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Saints' Sean Payton returns to work at Senior Bowl

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Saints' Sean Payton returns to work at Senior Bowl

MOBILE, Ala. (AP) New Orleans Saints coach Sean Payton likes to jot down to-do lists and notes on yellow pads.

Payton has had time to fill a nice stack of those this season. The Saints coach returned to work Wednesday following a nearly yearlong suspension for his role in the team's bounty program with some catching up to do.

The newly reinstated Payton watched the Senior Bowl practices and planned to meet later in the day with the staff to evaluate a defense that struggled during a 7-9 season and opened with four straight losses. Payton said there are plenty of challenges, from fixing the defense to replacing departed coaches and evaluating staff and players. Then, of course, there's getting ready for the draft and studying available free agents.

Payton said during a 45-minute meeting with reporters that he and NFL Commissioner Roger Goodell agreed not to discuss specifics about whether there was an organized bounty system or of their 4-1/2-hour meeting on Monday.

``We're at a point where it's time for closure. It's time for us as a team, it's time for us as a league, to take this next step forward,'' Payton said.

Goodell lifted Payton's suspension Tuesday, nearly two weeks earlier than expected. Payton characterized his relationship with the commissioner as ``very good'' and said the discussion also ranged to topics like player safety, youth football and the NFL's current crop of quarterbacks.

He also said he feels that New Orleans fans will extend Goodell a ``gracious'' welcome during Super Bowl week despite any residual anger over the bounty saga.

The coach watched the Senior Bowl's North squad practice from the stands, chatting with assistant head coach Joe Vitt and general manager Mickey Loomis.

The NFL suspended Payton, Vitt, Loomis and four current or former Saints players, including linebacker Jonathan Vilma, after an investigation found the club had a performance pool offering cash rewards for key plays, including big hits. The player suspensions eventually were overturned.

Payton said he wasn't involved in the appeals process.

``I followed the process but I wasn't really privy to how those appeals went, how the meetings went, the specifics, and I'm still not,'' he said.

Payton said his situation was different because as head coach, ``it all falls under your umbrella.'' He said he wouldn't allow himself to get ``disappointed or upset, and I was just going to be patient to keep waiting and making sure I did everything the right way.''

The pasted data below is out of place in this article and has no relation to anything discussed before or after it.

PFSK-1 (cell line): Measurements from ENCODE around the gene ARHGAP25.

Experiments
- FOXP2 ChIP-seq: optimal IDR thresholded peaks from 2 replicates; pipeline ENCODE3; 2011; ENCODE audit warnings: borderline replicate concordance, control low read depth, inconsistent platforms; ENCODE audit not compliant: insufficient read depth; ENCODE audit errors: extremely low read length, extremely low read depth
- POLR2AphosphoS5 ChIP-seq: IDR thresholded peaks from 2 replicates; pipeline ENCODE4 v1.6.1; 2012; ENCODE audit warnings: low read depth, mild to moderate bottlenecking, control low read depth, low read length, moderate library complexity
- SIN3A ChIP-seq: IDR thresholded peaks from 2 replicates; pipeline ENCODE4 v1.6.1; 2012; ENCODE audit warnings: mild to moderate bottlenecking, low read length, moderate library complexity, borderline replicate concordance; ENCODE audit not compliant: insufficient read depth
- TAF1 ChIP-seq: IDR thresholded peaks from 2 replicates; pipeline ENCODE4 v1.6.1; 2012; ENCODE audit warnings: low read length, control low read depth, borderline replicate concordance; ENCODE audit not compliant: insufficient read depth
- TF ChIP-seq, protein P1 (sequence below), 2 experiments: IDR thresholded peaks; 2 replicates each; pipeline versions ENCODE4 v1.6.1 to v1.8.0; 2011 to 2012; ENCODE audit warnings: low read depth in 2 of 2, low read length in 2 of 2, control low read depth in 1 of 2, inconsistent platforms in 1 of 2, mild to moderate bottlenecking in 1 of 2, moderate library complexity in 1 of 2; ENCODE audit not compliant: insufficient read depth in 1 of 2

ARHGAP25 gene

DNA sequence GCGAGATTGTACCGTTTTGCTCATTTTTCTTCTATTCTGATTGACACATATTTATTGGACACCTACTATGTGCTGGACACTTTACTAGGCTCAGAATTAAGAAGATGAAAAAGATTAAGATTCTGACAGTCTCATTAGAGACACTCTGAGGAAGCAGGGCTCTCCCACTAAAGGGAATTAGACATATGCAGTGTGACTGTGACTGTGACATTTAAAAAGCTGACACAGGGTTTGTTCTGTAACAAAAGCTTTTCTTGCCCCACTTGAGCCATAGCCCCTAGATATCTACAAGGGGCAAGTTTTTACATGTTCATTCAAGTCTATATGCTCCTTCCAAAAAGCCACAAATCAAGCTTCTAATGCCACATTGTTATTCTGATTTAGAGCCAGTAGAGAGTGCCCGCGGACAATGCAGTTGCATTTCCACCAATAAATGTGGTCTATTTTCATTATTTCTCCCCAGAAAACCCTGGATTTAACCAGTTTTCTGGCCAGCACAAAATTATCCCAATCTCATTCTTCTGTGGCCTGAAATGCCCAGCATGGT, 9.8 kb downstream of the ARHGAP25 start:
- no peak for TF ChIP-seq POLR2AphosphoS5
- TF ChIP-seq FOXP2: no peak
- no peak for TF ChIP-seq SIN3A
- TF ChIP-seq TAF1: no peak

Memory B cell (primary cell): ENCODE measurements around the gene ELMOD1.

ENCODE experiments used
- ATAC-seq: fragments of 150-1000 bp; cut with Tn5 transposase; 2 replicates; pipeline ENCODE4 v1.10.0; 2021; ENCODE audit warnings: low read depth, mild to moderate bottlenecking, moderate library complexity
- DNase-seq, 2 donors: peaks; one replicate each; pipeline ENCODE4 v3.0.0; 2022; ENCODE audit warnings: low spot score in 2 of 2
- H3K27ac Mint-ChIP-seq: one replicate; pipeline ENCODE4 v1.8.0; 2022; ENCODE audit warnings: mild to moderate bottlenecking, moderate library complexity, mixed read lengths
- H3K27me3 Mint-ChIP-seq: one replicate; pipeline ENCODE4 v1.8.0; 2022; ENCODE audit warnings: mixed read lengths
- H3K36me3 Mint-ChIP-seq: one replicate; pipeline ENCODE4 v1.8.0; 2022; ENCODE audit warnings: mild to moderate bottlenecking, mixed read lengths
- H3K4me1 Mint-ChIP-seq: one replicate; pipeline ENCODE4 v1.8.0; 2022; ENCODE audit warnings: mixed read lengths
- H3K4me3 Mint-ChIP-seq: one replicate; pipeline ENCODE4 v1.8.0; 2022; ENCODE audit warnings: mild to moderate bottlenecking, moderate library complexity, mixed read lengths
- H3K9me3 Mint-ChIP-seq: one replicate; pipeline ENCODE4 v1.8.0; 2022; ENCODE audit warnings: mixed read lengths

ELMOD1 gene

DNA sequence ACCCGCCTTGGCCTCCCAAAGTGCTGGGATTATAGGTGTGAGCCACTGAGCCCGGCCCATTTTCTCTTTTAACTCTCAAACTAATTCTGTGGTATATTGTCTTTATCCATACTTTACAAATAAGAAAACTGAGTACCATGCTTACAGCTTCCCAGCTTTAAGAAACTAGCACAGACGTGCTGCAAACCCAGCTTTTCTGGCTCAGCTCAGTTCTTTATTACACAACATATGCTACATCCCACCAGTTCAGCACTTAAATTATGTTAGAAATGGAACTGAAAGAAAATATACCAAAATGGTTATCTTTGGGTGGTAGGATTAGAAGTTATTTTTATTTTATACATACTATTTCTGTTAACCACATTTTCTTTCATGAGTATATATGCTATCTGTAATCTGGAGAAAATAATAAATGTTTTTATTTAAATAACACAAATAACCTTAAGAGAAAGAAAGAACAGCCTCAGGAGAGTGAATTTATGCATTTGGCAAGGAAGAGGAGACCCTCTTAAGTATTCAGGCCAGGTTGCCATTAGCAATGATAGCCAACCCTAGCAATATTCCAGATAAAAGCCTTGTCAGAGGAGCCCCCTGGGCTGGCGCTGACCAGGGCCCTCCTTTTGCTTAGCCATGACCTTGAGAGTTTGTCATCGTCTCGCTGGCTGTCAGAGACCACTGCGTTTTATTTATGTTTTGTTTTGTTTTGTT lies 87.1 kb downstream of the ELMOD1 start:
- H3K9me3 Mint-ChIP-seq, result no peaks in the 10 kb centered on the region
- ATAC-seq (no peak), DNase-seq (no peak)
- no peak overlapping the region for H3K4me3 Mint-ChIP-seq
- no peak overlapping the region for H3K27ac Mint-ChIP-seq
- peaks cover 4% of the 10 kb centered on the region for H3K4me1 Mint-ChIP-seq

Loomis was suspended for eight games, Vitt for six and former defensive coordinator Gregg Williams remains suspended indefinitely

Payton said he has not spoken to Williams and ``I have no interest in talking to Gregg.''

He said he missed football ``quite a bit'' but that the hardest part was missing the daily interaction with colleagues like Loomis and Vitt and players like quarterback Drew Brees and defensive lineman Will Smith.

Brees said Wednesday from the Pro Bowl that he is excited to have Payton return. He said he texted briefly with the coach and they plan to talk more during Super Bowl week.

``That's just overtime,'' Brees said. ``It's not all going to happen in one sit-down.''

Saints guard Jahri Evans said he looked forward to catching up with Payton just to see how he's been doing. He called Payton ``a special guy'' for his play calling and coaching ability.

Evans expects the Saints will benefit from Payton's observations from afar during this season.

``I think he had a different view of the game and he's going to use that to his'' advantage, Evans said.

One advantage of the forced hiatus for Payton was getting to coach his son's youth league team for two practices and a game each week.

``We got to the Super Bowl but we lost that game,'' Payton said. ``I needed those players on that team probably more than they needed me.''

He has had quite a bit of success with big boy football, too.

Payton, who recently signed a five-year contract extension through 2017, has steered the franchise to its most successful period, including three NFC South division titles and four postseason appearances. Two of his teams advanced to the NFC Championship and the 2009 squad won Super Bowl XLIV.

He said the challenges of rebuilding after a losing season will be painful and that his comeback won't guarantee an immediate return to winning.

Payton said the Saints' struggles defensively and running the ball early in the season, along with problems with special teams at times, made it tough to win - with or without the bounty scandal.

Payton, citing advice from Bill Parcells, noted that his presence won't mean an automatic return to big success. It was the Saints first losing season since 2007

``Coach Parcells said to me that this mind-set that you're back and all of a sudden you're back to winning 11, 12, 13 games doesn't exist, because you very well could win five the next year,'' he said. ``He's right. We've got a lot of things we've got to correct to get to where we want to go. That's just the truth.''

He said he hadn't started talking to Loomis regarding any possible changes in the coaching staff . The rest of the staff conducted its evaluation of the offense on Tuesday.

Offensive line coach Aaron Kromer has left to become the Bears offensive coordinator.